An arbitration is a judicial proceeding in which two parties try to resolve their case. Sometimes, parties participate in an arbitration voluntarily, other times are required by a contract, but most often, arbitrations are required by the court pursuant to what are called “mandatory arbitration” rules designed to relieve court congestion.
In an arbitration, instead of a case being resolved by a judge or a jury, it is resolved by a neutral arbitrator - typically an attorney in town who agrees to serve as an “arbitrator”. The arbitrator not only acts as the judge, making legal rulings about the admissibility of evidence, or ruling on a party's motion, but also serves as the jury by reaching a decision on the merits of the case. An arbitration proceeding typically last two to three hours, where a civil jury trial almost always takes two to three days minimum.
Last week I had the opportunity to serve as an arbitrator in a civil lawsuit that had been filed by one party against another party. Being selected to serve as an arbitrator is not something that all attorneys have the opportunity to do. When selecting or agreeing upon an arbitrator, parties typically look for someone who has a reputation in the community for being fair and reasonable and who is able to look at the evidence objectively without coming in to the arbitration hearing with preconceived notions or their own advocacy. When serving as the arbitrator, we have an opportunity to listen to how plaintiff's attorneys present their cases and how defense attorneys challenge those assertions. It is an opportunity for us to not only develop our own skills, but also to gain a greater understanding and appreciation for the roles of both the jury, as well as the judge in the cases that we handle here at the office.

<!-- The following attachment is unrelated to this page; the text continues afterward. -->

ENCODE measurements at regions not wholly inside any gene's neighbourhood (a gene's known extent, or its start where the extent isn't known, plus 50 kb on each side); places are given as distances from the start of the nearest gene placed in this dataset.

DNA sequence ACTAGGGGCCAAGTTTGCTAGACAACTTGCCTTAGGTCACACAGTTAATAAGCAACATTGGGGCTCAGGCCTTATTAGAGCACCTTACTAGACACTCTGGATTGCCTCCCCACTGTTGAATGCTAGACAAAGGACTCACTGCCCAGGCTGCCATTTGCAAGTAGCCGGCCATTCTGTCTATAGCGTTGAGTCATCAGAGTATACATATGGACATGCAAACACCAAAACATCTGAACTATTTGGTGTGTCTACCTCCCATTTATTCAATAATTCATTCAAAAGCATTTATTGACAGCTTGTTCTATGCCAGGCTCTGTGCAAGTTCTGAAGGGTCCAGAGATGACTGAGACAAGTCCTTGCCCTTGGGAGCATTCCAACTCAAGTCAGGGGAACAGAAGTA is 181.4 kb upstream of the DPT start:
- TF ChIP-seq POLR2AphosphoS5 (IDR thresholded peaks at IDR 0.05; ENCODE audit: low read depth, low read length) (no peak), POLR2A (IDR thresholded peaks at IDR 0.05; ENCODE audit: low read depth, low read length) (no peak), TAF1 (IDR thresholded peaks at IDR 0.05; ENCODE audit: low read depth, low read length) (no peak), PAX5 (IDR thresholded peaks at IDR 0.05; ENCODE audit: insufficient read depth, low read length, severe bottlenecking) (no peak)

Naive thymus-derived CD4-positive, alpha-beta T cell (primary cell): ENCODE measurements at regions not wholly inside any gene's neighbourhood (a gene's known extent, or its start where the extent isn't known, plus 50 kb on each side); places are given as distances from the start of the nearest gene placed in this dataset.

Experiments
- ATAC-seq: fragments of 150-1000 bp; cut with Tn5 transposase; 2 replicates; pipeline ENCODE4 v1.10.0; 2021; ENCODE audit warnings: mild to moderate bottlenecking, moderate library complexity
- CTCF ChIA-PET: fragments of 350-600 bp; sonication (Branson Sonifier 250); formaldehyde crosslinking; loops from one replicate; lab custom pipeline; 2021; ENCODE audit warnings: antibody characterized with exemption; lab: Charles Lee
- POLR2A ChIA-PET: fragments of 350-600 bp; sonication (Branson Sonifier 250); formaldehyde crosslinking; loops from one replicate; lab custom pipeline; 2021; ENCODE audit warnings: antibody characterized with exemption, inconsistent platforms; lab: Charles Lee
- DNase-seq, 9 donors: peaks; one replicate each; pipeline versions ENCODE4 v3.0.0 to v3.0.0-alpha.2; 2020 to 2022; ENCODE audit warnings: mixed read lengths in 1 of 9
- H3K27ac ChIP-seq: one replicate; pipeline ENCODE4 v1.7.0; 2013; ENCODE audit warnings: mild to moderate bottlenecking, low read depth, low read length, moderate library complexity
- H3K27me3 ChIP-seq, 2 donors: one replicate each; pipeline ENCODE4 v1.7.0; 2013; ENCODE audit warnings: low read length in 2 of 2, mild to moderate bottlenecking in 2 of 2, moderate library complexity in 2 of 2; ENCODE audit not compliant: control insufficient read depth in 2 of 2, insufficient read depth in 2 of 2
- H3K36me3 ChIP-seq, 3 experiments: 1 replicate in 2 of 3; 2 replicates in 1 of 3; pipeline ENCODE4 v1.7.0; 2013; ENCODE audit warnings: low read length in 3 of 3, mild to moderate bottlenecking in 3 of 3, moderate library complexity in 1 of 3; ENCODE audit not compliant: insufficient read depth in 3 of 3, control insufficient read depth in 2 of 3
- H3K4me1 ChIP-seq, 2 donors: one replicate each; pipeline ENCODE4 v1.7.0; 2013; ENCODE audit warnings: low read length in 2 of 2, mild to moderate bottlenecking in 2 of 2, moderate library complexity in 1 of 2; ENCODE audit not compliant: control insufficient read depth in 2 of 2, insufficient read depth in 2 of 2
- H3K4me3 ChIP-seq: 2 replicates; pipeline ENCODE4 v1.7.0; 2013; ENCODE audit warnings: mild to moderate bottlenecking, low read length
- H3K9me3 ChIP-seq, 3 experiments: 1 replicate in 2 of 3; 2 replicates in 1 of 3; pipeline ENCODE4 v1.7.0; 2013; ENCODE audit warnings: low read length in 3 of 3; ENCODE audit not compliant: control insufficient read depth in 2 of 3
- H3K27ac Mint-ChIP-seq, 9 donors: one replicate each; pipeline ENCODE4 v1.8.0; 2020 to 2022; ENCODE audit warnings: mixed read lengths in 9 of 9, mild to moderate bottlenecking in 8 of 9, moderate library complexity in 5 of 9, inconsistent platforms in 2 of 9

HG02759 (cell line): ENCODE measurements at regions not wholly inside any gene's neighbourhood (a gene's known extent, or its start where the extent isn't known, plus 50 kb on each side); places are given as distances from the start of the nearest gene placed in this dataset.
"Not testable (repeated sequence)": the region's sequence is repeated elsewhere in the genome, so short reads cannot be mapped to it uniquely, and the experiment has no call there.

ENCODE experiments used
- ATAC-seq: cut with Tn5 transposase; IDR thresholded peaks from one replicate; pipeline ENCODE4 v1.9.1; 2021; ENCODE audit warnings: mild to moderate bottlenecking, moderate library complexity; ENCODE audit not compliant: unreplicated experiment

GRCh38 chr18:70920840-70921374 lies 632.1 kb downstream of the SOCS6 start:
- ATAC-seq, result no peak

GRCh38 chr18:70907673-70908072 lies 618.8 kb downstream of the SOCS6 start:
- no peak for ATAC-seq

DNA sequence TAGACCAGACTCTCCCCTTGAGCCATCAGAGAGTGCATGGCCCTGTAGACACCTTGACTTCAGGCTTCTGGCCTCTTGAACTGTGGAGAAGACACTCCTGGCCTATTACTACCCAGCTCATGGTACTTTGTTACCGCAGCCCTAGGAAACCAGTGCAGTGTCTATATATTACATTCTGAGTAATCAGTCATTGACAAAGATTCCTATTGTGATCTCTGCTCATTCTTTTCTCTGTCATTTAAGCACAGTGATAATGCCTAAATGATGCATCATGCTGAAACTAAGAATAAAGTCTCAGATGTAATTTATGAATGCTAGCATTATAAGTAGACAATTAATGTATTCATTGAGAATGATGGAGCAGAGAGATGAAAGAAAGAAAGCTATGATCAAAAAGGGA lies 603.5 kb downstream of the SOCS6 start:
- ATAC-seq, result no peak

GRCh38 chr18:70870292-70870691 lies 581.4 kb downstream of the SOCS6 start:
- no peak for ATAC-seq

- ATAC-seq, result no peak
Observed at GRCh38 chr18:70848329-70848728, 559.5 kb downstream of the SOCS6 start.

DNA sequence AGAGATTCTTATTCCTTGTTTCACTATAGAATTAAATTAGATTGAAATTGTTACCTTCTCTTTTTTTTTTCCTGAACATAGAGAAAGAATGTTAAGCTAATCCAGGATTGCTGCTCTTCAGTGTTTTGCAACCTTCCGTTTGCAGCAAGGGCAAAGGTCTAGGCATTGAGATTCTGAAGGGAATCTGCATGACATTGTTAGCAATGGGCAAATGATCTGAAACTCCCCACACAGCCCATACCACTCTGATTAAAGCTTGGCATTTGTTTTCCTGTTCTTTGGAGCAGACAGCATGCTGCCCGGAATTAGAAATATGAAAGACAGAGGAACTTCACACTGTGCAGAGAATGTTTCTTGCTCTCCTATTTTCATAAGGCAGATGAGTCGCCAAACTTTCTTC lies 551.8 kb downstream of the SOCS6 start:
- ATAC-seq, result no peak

Being selected to serve as an arbitrator is not something that all attorneys have the opportunity to do. It's typically the parties to a lawsuit who decide to have us serve as an arbitrator. But sometimes we are appointed by the courts. Being an arbitrator and being able to serve in that capacity is an honor nonetheless.